The following is a general description of several different types of extraction processes which may be employed within the scope of the subject invention to remove nitroglycerin from aqueous solutions thereof by employing ethylene glycol dinitrate as a solvent therefor in a liquid liquid extraction type process. The term "extract" as used hereinbelow refers to the ethylene glycol dinitrate solvent containing minor amounts of extracted nitroglycerin and the term "raffinate" refers to the aqueous solution of the nitrated esters which has been contacted with the solvent to remove substantial portions of the nitroglycerin contained therein. Thus, the most simple liquid liquid extraction process comprises contacting the ethylene glycol dinitrate solvent with the amount of aqueous solution of nitrated esters (containing nitroglycerin) which is to be extracted. Simple multi-stage contact wherein the total quantity of ethylene glycol dinitrate solvent to be used is divided into separate portions and the aqueous feed is then treated with each of the portions of fresh solvent in a series of separate steps or stages, raffinate from the first extraction step being treated with fresh solvent in a second stage, and so on, can also be employed. Counter-current multi-stage contact is an alternative method and comprises the step of introducing fresh solvent and feed at opposite ends of a series of extraction stages. Thus the extract and raffinate layers pass continuously and countercurrent from stage to stage through the system. Any number of stages may be employed, the more common numbers being 2 to 8. Continuous countercurrent contact can be employed wherein one of the phases is subdivided and allowed to pass continuously and counter-currently through the other phase, which is not dispersed. Either the ethylene glycol dinitrate solvent or the aqueous solution of nitrated esters may be subdivided and allowed to pass through the other. This could be accomplished either in a packed column or an unpacked spray tower, for example. Any of the above described methods and others well known to those in the art of extraction processes can be employed within the scope of the subject invention to remove nitroglycerin contained in process or wash waters from explosive manufacturing plants by using ethylene glycol dinitrate as a solvent.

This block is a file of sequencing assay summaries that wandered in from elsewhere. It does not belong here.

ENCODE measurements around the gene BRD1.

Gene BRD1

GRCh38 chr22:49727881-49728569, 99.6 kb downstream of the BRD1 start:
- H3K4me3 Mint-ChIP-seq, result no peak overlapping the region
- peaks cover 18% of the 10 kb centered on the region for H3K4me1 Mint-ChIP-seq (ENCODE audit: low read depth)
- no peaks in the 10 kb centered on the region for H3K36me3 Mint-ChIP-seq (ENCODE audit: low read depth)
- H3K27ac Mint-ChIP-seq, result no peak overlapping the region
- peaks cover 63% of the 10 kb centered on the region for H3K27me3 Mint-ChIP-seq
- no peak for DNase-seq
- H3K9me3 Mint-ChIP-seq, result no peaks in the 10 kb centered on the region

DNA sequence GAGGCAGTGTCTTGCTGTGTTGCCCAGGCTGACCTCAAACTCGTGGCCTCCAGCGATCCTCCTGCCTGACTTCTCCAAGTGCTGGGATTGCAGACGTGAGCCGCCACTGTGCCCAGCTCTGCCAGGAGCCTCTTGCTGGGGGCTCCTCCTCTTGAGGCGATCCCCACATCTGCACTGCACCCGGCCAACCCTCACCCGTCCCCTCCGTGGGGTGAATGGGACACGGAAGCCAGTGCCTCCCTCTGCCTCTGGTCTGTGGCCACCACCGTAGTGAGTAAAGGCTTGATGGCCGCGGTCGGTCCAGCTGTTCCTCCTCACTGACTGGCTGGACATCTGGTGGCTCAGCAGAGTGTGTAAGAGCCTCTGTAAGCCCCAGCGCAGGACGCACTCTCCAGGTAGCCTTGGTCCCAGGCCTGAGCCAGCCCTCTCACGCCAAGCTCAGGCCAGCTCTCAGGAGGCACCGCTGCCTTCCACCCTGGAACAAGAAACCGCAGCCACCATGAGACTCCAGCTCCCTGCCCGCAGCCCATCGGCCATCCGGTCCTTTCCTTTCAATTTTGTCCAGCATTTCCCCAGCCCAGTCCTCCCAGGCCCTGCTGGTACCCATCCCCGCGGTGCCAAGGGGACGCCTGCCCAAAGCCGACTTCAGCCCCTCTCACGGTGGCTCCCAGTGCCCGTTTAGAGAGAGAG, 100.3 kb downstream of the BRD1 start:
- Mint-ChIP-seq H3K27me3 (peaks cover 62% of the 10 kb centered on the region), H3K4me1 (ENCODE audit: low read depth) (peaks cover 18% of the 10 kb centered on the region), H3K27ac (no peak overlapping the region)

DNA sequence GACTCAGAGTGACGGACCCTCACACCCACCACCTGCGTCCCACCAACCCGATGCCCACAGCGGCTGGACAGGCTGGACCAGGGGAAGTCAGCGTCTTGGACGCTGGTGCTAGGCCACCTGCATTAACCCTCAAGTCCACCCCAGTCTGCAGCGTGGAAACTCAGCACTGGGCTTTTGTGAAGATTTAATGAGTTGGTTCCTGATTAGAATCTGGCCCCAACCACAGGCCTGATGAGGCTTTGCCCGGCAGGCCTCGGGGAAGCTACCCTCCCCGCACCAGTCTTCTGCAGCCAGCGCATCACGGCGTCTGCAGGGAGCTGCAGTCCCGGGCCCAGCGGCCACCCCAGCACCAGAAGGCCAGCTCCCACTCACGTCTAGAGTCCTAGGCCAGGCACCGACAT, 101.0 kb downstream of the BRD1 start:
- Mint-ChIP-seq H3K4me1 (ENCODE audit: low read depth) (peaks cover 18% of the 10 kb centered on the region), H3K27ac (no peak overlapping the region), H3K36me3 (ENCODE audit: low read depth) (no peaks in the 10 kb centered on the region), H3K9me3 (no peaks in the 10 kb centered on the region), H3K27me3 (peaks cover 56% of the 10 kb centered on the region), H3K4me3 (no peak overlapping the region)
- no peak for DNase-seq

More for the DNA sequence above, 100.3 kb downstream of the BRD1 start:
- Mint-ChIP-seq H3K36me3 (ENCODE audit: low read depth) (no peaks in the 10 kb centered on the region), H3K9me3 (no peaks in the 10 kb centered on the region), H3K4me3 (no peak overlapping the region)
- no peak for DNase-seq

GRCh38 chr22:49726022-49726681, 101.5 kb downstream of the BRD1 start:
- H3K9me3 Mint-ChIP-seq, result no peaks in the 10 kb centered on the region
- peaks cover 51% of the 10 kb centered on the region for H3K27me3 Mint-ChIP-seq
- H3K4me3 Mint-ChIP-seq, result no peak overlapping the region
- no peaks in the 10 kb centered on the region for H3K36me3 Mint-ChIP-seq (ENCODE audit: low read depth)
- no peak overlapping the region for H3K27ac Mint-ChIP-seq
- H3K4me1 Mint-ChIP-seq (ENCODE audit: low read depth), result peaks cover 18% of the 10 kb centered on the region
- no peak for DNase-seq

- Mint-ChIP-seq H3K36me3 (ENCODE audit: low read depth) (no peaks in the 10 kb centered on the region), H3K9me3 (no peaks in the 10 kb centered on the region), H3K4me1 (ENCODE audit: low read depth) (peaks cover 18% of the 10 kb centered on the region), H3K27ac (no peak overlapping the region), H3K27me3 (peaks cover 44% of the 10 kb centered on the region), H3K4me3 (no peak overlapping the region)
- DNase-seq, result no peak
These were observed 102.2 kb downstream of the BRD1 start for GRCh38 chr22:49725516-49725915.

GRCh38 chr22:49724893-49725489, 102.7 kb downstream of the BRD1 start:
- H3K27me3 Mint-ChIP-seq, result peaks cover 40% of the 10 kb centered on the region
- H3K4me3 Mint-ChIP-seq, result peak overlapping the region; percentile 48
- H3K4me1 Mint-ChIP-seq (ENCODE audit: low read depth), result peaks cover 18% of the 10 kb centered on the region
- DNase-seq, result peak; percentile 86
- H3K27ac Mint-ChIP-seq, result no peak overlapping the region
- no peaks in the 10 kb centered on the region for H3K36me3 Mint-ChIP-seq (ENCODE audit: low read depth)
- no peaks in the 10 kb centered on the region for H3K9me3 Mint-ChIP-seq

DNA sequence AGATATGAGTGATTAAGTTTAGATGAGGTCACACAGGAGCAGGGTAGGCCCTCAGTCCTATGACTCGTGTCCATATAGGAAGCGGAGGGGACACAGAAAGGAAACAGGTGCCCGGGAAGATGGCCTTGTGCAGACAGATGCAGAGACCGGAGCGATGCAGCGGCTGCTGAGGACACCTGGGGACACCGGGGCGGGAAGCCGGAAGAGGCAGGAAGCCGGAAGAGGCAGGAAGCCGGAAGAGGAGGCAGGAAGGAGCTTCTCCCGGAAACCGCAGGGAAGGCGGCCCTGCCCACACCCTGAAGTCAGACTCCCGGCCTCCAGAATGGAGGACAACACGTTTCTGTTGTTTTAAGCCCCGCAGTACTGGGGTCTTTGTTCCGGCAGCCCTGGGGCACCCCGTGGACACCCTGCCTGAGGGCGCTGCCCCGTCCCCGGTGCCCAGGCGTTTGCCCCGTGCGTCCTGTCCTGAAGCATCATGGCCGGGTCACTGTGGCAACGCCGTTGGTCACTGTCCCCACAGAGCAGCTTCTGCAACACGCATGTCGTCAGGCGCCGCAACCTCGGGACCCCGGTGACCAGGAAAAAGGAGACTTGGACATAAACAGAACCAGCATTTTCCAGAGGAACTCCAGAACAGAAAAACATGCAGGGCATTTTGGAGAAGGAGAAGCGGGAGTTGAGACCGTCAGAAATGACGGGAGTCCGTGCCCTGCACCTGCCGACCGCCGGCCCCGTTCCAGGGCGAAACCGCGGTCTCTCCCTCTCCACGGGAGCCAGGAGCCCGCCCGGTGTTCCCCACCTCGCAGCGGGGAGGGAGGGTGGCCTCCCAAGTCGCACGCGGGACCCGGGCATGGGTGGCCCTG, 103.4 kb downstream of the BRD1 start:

FIG. 1 depicts a schematic representation of one embodiment of the invention.